“I frankly think that crisis initiation is really tough, and it’s very hard for me to see how the United States president can get us to war with Iran,” Clawson began.
(Can I just pause here to note what a bizarre series of words that is? “Get us to war with Iran?” Get us to the thing that every sane human being wants to avoid with every fiber of their being? You want to “get us to” there? This is not the kind of thing normal humans say. You only hear this kind of insanity in the DC swamp where creatures like John Bolton have their roots.)
“Which leads me to conclude that if in fact compromise is not coming, that the traditional way that America gets to war is what would be best for US interests,” Clawson added. “Some people might think that Mr. Roosevelt wanted to get us into the war… you may recall we had to wait for Pearl Harbor. Some people might think that Mr. Wilson wanted to get us into World War One; you may recall we had to wait for the Lusitania episode. Some people might think that Mr. Johnson wanted to get us into Vietnam; you may recall we had to wait for the Gulf of Tonkin episode. We didn’t go to war with Spain until the USS Maine exploded. And may I point out that Mr. Lincoln did not feel that he could call out the Army until Fort Sumter was attacked, which is why he ordered the commander at Fort Sumter to do exactly that thing which the South Carolinians said would cause an attack.”
“So if, in fact, the Iranians aren’t going to compromise, it would be best if somebody else started the war,” Clawson continued. “One can combine other means of pressure with sanctions. I mentioned that explosion on August 17th. We could step up the pressure. I mean look people, Iranian submarines periodically go down. Some day, one of them might not come up. Who would know why? We can do a variety of things, if we wish to increase the pressure (I’m not advocating that) but I’m just suggesting that this is not an either/or proposition — just sanctions have to succeed or other things. We are in the game of using covert means against the Iranians. We could get nastier at that.”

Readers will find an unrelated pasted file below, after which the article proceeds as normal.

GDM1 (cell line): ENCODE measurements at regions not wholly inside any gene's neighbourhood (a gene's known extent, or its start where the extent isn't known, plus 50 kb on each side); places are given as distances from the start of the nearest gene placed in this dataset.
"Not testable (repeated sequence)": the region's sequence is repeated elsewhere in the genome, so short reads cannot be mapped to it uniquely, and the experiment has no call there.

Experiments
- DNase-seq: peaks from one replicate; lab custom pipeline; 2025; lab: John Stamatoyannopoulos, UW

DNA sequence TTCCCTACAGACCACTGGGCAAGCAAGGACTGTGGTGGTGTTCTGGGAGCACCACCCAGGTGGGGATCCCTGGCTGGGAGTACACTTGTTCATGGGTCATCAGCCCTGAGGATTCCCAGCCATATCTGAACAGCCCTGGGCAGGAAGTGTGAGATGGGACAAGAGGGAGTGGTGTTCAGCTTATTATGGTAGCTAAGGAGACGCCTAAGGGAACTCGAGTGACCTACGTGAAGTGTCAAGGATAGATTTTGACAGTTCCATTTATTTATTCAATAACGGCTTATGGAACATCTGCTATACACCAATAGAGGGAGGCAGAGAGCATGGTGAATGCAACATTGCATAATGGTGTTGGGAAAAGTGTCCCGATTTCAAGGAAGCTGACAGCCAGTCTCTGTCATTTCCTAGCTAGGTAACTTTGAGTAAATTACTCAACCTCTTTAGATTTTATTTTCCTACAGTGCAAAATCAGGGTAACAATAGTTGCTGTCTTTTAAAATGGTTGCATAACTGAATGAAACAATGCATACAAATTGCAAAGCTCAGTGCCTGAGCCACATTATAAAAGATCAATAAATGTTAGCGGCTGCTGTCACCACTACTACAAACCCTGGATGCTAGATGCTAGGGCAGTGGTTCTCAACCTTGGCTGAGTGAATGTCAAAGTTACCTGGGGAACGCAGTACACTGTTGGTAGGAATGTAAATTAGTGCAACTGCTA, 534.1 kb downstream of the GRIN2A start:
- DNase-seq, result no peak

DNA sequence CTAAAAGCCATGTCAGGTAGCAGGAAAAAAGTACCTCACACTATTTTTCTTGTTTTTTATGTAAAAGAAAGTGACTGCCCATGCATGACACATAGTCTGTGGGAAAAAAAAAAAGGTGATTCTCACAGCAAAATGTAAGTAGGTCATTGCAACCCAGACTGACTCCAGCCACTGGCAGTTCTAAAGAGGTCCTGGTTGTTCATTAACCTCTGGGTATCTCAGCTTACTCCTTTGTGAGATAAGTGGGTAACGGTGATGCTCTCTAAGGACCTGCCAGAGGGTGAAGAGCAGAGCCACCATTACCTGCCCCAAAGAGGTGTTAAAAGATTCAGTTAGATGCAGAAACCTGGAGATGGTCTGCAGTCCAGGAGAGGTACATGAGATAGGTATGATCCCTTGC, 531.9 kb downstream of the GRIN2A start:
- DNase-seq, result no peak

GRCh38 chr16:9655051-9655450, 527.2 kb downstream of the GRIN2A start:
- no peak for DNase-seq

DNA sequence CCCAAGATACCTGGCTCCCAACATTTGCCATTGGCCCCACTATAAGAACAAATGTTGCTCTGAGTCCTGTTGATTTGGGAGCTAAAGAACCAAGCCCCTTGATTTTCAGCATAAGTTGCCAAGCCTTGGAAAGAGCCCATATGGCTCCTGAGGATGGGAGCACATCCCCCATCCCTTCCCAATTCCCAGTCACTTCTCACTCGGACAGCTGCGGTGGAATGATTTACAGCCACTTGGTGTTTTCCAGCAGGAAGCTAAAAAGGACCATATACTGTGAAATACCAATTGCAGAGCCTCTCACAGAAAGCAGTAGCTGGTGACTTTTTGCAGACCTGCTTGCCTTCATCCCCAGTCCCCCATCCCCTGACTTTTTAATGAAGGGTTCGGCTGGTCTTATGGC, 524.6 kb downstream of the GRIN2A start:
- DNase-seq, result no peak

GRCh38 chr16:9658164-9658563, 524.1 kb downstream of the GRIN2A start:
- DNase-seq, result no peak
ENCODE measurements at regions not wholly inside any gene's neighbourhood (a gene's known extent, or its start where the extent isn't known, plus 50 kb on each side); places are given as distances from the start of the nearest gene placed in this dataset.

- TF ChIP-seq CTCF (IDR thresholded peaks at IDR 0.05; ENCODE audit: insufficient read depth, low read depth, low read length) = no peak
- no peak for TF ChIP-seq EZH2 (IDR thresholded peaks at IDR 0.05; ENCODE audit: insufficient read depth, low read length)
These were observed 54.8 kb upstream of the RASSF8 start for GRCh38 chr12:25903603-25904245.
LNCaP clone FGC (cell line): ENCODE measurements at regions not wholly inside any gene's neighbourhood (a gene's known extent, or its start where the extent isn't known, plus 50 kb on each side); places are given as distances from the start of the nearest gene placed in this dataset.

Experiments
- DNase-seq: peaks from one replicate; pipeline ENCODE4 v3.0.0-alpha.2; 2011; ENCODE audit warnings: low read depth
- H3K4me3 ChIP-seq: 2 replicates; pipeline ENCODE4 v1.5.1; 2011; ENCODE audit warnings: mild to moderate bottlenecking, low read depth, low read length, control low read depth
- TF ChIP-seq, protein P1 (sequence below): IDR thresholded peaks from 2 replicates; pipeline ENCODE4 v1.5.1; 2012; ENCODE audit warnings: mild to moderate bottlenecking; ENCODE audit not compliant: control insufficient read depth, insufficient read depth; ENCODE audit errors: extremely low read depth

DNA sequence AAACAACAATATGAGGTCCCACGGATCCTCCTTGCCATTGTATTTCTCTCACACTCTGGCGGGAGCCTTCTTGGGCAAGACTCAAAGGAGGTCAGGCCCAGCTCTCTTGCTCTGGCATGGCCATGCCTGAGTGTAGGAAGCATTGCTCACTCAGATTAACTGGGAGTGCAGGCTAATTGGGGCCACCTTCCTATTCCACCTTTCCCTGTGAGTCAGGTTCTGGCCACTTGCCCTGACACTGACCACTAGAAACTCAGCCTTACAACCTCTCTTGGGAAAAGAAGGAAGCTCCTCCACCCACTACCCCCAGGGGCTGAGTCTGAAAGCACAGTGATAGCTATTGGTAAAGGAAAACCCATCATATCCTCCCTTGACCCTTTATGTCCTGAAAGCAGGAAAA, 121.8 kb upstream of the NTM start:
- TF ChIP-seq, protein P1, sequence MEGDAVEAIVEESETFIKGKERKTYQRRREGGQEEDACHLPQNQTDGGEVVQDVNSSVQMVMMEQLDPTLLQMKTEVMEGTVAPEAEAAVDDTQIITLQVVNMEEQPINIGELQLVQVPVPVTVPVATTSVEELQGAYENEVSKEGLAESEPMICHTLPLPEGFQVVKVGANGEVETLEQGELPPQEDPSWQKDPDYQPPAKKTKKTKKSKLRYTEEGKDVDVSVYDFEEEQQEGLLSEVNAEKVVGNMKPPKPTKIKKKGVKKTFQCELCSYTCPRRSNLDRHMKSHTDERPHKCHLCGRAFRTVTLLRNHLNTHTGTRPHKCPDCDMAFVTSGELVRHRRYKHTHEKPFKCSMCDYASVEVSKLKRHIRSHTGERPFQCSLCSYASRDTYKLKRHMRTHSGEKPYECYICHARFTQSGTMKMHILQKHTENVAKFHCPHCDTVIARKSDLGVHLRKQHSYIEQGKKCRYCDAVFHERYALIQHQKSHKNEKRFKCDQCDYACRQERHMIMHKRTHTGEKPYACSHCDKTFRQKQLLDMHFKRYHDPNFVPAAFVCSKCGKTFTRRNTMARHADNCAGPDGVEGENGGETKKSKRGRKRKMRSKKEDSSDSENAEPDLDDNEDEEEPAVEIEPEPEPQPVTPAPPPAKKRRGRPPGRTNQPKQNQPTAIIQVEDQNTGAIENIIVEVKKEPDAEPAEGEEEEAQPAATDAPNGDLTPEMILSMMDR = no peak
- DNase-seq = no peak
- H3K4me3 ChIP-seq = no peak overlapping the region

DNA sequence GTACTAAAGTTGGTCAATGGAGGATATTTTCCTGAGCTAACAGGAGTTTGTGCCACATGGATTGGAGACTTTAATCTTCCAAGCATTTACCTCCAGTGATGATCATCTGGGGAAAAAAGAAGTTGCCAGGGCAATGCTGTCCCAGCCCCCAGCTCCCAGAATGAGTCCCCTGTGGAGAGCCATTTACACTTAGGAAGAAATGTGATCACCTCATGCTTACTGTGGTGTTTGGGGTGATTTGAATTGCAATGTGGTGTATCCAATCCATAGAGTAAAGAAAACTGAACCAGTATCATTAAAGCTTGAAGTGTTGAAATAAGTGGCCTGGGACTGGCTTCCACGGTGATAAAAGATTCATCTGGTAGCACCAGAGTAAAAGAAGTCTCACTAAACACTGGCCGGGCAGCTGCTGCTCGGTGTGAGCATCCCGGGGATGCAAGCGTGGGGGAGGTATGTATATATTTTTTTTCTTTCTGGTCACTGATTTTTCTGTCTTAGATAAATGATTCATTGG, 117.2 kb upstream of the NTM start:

So these are ideas that have been in circulation for many years. That gun is loaded and ready to fire.
Bolton trussed up his 2010 confession using an example that most people would agree with: that it was reasonable for the Allied forces to deliberately deceive the Nazis about the nature of the D-Day invasion. But we know John Bolton better than that by now. This PNAC director and architect of the Iraq war once threatened to murder a foreign official’s children because his successful diplomatic efforts were putting a damper on the manufacturing of consent for the Iraq invasion. He wasn’t defending the use of deception in crucial military options used to halt tyrants trying to take over the world, he was defending the use of deception in the senseless wars of aggression that he has built his political career on advancing.
Take everything you hear about Iran with a planet-sized grain of salt, dear reader, and everything you hear about Venezuela too while we’re on the subject. There are skillful manipulators who are hell bent on toppling the governments of those nations, and they have absolutely no problem whatsoever with deceiving you in order to facilitate that. And they don’t believe the rules apply to them.
By Caitlin Johnstone